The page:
The rain starts only a few minutes before Ralph arrives home to take me to the memorial service. In the temple the room is full and I can immediately experience the love, respect, and profound sense of loss that the attendees feel for the departed. Ralph and I put our fresh-baked cornbread at the food table and enter in to take seats towards the back of the room.
The service is long, thoughtful, and very lovely. There are many warmly-shared memories and many fond laughs. I am sitting to the left of my husband and to the right of the many colored-glass windows. The room is warm and only a little humid from the new rain. My clothes are very threadbare – I’m wearing the best I can come up with, yeah, but it’s not great. However as I sit I reflect on my friend and my self-consciousness gradually ebbs away. I experience my friend’s warmth, her kindness, her toughness, and her fully-lived life. I can hear the lush rain and the highway and a child talking in the back in a sing-song.
I think on my friend and her generous spirit. I know something of her life and what Could Have Been, handfuls of pills and a suicide attempt alone in an apartment, discovered by one of her children that way, the death she’d been hurtling to many many years before. And yet here is a room full of family and friends who loved her in decades of sober life since then, a joyous life and an electric one. She was a tough woman and she was a stage beauty and she brought joy and a lifeline to hundreds if not thousands. When I first met her she would point with a half-formed claw and beautician-nails and she’d shout advice at me – and that advice was always good.
Ralph later tells me there was a bird flitting up by the utmost purple pane of colored glass during the service.
Today was hard. Some of it was due to the phone calls and the meetings with those in dire, dire need. Some of it is just, for us, circumstances are pinched. It takes some degree of fortitude, patience, and faith to not become tired or overwhelmed by some of these circumstances. We have come to much debt and since we pay these bills on time it leaves precious little for food money or the type of expenses that come up. Today we had enough gas to get around and we currently have food in our fridge and we have grateful, amazing, beautiful, well-cared-for children. I continue to apply for appropriate work, hoping for employment if that is the right thing to do, and I continue to be grateful for the many gifts we receive. Our life is a day-to-day basis but it is experienced as a gift, something greater than I could have expected years ago.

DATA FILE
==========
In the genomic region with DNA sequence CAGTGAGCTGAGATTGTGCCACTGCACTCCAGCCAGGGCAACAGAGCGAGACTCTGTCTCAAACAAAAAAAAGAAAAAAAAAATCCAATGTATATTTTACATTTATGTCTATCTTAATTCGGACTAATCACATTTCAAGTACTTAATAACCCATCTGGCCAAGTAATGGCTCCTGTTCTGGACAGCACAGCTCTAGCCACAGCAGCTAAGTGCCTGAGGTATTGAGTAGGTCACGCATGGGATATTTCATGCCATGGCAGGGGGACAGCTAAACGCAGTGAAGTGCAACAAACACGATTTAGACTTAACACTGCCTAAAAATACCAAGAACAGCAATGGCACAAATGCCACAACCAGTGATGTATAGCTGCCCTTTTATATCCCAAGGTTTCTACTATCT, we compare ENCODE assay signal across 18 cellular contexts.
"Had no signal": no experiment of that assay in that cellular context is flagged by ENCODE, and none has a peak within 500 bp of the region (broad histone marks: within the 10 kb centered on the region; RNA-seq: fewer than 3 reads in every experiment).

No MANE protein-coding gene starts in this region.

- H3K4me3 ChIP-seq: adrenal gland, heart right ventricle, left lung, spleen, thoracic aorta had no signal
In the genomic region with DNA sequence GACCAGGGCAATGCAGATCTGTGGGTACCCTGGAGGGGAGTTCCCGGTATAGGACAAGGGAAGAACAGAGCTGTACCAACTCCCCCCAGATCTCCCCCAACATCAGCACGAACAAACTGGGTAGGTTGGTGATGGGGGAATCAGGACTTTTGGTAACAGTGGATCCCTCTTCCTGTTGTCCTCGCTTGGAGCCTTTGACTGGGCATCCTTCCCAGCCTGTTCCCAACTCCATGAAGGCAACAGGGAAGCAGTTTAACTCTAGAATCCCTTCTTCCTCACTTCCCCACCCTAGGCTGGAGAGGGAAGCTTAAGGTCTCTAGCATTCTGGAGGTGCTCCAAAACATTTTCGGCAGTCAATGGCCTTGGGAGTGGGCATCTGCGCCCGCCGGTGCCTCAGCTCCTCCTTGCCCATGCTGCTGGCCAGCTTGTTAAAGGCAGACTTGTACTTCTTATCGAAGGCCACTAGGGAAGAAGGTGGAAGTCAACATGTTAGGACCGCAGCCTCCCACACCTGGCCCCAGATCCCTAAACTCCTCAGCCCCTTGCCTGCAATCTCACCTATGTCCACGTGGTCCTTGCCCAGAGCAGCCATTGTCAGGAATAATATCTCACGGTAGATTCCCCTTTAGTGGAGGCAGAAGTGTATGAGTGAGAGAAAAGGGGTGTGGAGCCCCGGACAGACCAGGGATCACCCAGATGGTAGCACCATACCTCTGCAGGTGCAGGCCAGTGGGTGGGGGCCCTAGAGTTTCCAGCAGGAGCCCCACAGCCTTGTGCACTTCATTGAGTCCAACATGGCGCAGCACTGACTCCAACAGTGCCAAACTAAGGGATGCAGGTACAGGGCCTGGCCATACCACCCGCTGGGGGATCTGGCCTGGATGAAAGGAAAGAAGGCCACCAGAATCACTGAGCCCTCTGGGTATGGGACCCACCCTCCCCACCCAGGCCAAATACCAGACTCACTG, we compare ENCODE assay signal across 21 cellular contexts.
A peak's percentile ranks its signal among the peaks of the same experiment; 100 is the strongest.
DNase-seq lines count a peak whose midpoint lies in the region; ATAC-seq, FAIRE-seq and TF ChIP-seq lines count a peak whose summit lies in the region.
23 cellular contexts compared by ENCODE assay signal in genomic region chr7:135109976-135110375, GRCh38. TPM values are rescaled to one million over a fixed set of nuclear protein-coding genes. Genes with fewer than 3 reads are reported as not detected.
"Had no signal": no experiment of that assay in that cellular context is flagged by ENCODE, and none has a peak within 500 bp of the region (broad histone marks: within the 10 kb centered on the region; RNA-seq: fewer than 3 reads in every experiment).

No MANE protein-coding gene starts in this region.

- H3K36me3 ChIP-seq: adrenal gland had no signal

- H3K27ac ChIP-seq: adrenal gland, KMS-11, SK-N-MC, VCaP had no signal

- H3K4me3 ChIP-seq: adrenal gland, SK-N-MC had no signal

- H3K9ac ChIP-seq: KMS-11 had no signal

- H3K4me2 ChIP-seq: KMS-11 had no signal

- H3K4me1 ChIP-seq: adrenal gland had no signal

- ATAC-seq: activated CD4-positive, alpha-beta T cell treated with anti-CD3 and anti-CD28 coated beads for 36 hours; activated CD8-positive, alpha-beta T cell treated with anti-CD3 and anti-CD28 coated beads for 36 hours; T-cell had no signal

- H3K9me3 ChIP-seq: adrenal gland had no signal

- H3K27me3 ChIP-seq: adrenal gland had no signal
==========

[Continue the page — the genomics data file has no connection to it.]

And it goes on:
Because, I also remember harder times. I remember what my husband and I have been through together. There isn’t much I can do about our circumstances but continue my practices of gratitude and, I hate to use the word, chores. Chores, and helping others in the modest way I can, are my lifeline when there are so many things I can’t do. I cannot provide financial security for my family, at this point of time. I cannot at this moment even see my way out of our fix. But – there is so much I can do! There are dishes to be done and laundry to be folded and clothes to be sewn or mended and there are children to be cared for and held close and there is correspondence to be made and other people’s birthdays, and events – and just caring for one another.
Participating in the caring for one another, and working my chores, have become useful meditations for me, and I hope I get many more years to keep practicing.